Hayes joined the World Wrestling Federation in 1982.[3] He started as a road agent but then started doing television for McMahon as well, starting work as an interviewer during the December 26, 1983 edition of wrestling at Madison Square Garden. He was a sidekick to Vince McMahon on Tuesday Night Titans, a WWF-style talk show from 1984 to 1986.[7] Hayes became familiar to WWF viewers as a light-spoken Englishman (using a softer accent than during his period as a heel manager) with an uproarious laugh.[7] On TNT, Hayes usually was the victim of several slapsticks; some instances included getting a face-full of powder, being slopped with pumpkin-innards by "Captain" Lou Albano, drinking one of Hulk Hogan's diet shakes, then promptly vomiting, being nearly bitten by one of Hillbilly Jim's goats, and getting slapped in the face by "Rowdy" Roddy Piper. He would later become the introductory announcer on Prime Time Wrestling, on which he would give rousing and complimentary introductions to the face hosts and slightly less flattering but coolly worded intros to Bobby "The Brain" Heenan. He was once "taken hostage" from the show by Sgt. Slaughter and his "Iraqi" allies.

Hayes appeared at WrestleMania in 1985 where he was the backstage commentator introducing matches and pre-recorded comments by the wrestlers. As Hayes was announcing the upcoming WWF Women's Championship match to the TV audience, he was affectionately kissed on the cheek by his real life friend The Fabulous Moolah as she and her charge, WWF Women's Champion Leilani Kai walked to the ring for Kai's title defence against Wendi Richter (Kai also kissed a visibly blushing Hayes). Moolah would also kiss Hayes full on the lips during an episode of Tuesday Night Titans. At WrestleMania 2, he served as commentator alongside Jesse "The Body" Ventura and the "Mistress of the Dark" Elvira for the Los Angeles portion of the event. This was the only WWF pay-per-view on which Hayes commentated on the main event (Hulk Hogan vs King Kong Bundy in a steel cage for Hogan's WWF World Heavyweight Championship belt). For the Coliseum Video release of WrestleMania III, Hayes briefly appeared alongside Gorilla Monsoon hyping the event. In 1986, Hayes served as ring announcer for early tapings of WWF Wrestling Challenge.

Hayes in the WWF

As the WWF's video library began to expand, Hayes became a mainstay in many of the releases; such as "Etiquette With Lord Alfred Hayes", a short segment on the WWF World Tour 1991 tape, where he attempted to teach table manners to Sensational Sherri and The Brooklyn Brawler. Another segment on the tape collections took place on the "Supertape" series when Lord Alfred Hayes would voice "The Call of the Action" in which a match or two would be slowed down and each manoeuvre named and explained (for instance, the audience could learn what a reverse crescent kick was, long before it became more famously known as "Sweet Chin Music"). It was also an example of how as late as 1990 or so, professional wrestling was still presented with "Kayfabe", the veneer of reality. He later appeared on the video releases of WrestleMania VII where he had a corny Love Story-like part regarding the reunion of "Macho Man" Randy Savage and his former manager Miss Elizabeth following Savage's career-ending loss to The Ultimate Warrior, WrestleMania VIII, and Royal Rumble 1993 where he famously asked to watch Sensational Sherri put on her stockings while interviewing her in her dressing room, prompting Sherri to mockingly call him a "dirty old man". He also appeared on some early episodes of Monday Night RAW). Wrestlemania VII also saw the last Wrestlemania match called by Hayes when he joined Monsoon in calling the Intercontinental Championship match between champion Mr Perfect and challenger the Big Boss Man. This was due to Monsoon's co-commentator for the event Bobby Heenan being Perfect's manager at the time and he was required to be at ringside.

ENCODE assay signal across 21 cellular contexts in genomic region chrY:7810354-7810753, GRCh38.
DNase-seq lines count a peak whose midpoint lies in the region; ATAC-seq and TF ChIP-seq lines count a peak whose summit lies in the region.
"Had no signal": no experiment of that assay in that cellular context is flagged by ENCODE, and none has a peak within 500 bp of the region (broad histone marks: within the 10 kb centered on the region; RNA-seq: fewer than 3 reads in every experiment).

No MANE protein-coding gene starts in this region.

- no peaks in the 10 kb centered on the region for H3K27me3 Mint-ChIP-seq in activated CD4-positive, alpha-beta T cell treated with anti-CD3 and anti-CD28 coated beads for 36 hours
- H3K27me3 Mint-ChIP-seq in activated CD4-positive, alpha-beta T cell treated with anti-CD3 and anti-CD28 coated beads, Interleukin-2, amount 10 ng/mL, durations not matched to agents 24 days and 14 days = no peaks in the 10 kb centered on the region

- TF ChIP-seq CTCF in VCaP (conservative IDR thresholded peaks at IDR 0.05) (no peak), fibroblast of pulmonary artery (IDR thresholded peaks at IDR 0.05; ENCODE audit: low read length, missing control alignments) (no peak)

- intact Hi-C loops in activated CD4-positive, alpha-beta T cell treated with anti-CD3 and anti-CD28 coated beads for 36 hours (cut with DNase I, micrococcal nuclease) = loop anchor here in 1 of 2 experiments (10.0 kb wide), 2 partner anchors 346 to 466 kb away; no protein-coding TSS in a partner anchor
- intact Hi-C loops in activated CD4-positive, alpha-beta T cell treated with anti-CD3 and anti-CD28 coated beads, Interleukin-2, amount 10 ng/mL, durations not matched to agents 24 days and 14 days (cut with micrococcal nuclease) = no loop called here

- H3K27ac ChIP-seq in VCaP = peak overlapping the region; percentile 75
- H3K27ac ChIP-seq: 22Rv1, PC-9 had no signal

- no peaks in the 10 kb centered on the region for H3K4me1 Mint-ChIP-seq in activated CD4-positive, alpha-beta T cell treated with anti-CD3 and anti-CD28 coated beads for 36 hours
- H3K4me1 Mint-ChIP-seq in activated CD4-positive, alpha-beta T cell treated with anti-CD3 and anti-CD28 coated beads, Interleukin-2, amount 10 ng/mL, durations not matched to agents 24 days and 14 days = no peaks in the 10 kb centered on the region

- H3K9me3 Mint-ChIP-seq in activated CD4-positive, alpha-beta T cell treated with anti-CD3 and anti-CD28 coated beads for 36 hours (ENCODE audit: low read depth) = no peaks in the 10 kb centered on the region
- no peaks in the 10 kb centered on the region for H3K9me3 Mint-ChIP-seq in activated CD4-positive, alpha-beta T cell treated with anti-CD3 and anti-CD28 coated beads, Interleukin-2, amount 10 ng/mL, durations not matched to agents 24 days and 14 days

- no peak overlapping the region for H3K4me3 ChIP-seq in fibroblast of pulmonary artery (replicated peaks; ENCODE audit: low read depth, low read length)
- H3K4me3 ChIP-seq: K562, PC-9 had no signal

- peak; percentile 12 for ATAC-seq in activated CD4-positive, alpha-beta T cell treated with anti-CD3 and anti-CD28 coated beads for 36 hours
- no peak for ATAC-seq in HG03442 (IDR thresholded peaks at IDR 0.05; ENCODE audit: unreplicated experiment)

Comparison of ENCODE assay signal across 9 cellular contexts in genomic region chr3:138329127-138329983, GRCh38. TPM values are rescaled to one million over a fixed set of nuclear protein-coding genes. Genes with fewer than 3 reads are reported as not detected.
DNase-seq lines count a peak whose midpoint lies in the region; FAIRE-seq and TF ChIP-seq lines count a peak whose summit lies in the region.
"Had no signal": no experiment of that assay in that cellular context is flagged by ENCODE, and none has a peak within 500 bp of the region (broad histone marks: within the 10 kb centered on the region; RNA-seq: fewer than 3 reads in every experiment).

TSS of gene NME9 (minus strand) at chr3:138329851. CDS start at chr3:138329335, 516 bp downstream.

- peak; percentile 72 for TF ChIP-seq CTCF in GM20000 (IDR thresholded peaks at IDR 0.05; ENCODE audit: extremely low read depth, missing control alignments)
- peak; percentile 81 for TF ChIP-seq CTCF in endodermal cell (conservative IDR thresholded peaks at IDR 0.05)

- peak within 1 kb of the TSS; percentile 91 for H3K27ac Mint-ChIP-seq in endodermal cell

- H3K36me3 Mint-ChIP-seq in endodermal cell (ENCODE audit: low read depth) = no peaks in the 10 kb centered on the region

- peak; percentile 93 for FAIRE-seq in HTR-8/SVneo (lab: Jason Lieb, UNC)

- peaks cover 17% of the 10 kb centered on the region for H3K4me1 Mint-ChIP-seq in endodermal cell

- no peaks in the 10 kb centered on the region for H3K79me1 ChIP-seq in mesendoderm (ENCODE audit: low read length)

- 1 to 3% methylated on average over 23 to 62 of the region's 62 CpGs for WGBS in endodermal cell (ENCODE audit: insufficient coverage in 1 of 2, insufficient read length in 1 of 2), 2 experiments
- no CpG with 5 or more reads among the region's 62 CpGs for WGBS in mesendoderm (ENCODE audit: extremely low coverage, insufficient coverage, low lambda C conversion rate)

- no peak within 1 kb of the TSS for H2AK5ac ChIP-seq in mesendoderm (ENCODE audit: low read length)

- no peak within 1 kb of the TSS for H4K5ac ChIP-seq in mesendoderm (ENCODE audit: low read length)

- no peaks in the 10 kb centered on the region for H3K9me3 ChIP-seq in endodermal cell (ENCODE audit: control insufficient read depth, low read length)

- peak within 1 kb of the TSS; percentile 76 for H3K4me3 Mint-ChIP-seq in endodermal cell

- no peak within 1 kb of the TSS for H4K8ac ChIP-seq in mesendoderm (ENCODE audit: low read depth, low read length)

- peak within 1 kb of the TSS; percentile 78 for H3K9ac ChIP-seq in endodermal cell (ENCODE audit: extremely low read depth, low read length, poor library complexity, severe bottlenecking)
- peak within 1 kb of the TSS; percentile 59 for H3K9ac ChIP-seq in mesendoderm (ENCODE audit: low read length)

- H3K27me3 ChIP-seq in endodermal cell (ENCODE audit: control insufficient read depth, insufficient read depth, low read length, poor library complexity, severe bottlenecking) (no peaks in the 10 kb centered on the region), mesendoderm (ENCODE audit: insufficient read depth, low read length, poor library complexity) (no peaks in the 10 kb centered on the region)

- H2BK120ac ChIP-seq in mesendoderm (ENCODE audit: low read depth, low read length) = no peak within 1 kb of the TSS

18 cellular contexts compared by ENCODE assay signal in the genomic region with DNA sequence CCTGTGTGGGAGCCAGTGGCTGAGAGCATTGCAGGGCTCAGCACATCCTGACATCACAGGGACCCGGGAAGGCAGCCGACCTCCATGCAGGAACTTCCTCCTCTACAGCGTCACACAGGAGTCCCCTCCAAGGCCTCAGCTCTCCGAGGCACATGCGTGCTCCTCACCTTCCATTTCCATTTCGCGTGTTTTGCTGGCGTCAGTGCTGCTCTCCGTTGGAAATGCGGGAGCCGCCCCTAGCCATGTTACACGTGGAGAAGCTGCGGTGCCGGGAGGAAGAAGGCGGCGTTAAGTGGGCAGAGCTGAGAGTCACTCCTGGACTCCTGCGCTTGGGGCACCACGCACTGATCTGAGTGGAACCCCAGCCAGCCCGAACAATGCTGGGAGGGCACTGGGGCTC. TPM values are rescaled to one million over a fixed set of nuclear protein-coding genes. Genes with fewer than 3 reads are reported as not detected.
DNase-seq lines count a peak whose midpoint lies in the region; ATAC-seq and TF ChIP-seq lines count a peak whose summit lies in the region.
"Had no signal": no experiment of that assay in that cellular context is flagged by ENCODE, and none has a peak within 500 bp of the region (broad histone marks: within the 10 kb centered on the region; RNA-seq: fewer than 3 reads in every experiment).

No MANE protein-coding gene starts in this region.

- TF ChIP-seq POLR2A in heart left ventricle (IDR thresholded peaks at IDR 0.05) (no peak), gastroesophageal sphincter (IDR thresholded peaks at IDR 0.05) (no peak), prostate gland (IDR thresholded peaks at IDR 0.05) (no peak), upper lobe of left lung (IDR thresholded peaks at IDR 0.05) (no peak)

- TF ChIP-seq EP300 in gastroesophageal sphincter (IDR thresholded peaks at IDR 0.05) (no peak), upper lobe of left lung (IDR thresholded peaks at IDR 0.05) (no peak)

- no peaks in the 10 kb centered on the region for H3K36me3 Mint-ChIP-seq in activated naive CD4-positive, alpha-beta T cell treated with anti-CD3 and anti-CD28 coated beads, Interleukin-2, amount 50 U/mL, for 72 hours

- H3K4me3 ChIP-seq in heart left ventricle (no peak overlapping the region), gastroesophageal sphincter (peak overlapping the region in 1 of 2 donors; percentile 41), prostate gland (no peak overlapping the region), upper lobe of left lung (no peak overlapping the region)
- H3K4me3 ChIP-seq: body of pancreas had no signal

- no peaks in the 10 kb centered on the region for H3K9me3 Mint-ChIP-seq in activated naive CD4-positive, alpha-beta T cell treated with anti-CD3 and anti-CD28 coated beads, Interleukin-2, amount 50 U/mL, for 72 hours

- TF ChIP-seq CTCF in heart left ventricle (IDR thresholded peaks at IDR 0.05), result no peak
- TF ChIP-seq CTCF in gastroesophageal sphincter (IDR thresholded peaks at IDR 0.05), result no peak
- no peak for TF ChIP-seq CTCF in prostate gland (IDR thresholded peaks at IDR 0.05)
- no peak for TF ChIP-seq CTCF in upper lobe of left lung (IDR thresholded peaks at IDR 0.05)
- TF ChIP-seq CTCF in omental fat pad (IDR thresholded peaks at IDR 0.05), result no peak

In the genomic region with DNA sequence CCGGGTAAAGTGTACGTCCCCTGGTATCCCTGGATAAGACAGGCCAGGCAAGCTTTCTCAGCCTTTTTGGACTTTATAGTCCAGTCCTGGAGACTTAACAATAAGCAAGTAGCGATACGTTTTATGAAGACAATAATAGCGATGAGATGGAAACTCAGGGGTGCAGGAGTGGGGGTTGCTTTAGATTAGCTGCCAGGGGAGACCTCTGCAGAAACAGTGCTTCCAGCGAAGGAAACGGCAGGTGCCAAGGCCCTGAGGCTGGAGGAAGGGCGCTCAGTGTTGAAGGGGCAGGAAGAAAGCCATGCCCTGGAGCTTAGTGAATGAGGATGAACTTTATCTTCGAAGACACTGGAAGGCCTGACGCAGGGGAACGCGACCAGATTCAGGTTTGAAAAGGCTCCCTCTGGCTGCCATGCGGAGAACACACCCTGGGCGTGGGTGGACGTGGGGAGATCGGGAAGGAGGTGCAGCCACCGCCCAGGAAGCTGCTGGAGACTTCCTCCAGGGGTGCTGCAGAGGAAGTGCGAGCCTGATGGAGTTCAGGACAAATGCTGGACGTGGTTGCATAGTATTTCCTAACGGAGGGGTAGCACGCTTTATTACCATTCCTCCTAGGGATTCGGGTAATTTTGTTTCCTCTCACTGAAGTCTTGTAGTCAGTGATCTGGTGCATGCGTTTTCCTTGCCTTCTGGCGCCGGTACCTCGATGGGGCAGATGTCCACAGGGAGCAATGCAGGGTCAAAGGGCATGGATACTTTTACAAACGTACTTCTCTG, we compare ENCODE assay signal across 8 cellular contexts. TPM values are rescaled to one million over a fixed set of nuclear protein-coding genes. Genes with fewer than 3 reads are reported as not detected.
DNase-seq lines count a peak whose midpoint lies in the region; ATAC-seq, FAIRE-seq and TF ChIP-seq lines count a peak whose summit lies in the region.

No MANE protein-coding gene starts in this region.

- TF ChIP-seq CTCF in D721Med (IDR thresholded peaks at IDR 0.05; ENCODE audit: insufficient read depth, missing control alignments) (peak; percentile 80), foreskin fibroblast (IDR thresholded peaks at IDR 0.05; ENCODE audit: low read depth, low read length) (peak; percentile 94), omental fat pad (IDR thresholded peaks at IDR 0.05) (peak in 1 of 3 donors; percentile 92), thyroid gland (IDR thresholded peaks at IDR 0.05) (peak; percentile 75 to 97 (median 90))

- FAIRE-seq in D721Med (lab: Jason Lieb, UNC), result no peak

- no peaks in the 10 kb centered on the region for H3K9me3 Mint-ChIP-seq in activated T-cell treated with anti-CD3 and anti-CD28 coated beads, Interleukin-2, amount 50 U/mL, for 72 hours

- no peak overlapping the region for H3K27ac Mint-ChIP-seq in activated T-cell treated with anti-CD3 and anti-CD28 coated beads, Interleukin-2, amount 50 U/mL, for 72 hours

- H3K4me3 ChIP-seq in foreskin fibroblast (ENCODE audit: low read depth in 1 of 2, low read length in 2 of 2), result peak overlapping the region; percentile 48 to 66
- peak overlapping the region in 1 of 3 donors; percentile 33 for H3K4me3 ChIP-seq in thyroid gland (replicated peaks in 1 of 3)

Hayes was the color commentator for Bret Hart's win over Ric Flair at a house show in Saskatoon, Saskatchewan that earned him his first WWF Championship, which was released as a Coliseum Video home exclusive. Lord Alfred also appeared on many episodes of Saturday Night's Main Event, often performing silly recorded acts with fellow WWF commentator/interviewer "Mean" Gene Okerlund. One skit involved Hayes and Okerlund (referred to as "Jim" by Hayes despite Okerlund protesting his name was "Gene") taking a safari through Africa, encountering many strange sights along the way (Akeem "The African Dream" and his manager Slick, Koko B. Ware and his parrot "Frankie", The Bushwhackers, and Jake "The Snake" Roberts and his pet python "Damien").

Hayes is known for having spoken the phrase "Promotional consideration paid for by the following", which was heard at the end of Superstars of Wrestling and Wrestling Challenge syndicated shows.[7] At WrestleMania fan access, fans would ask him to repeat his line.[citation needed]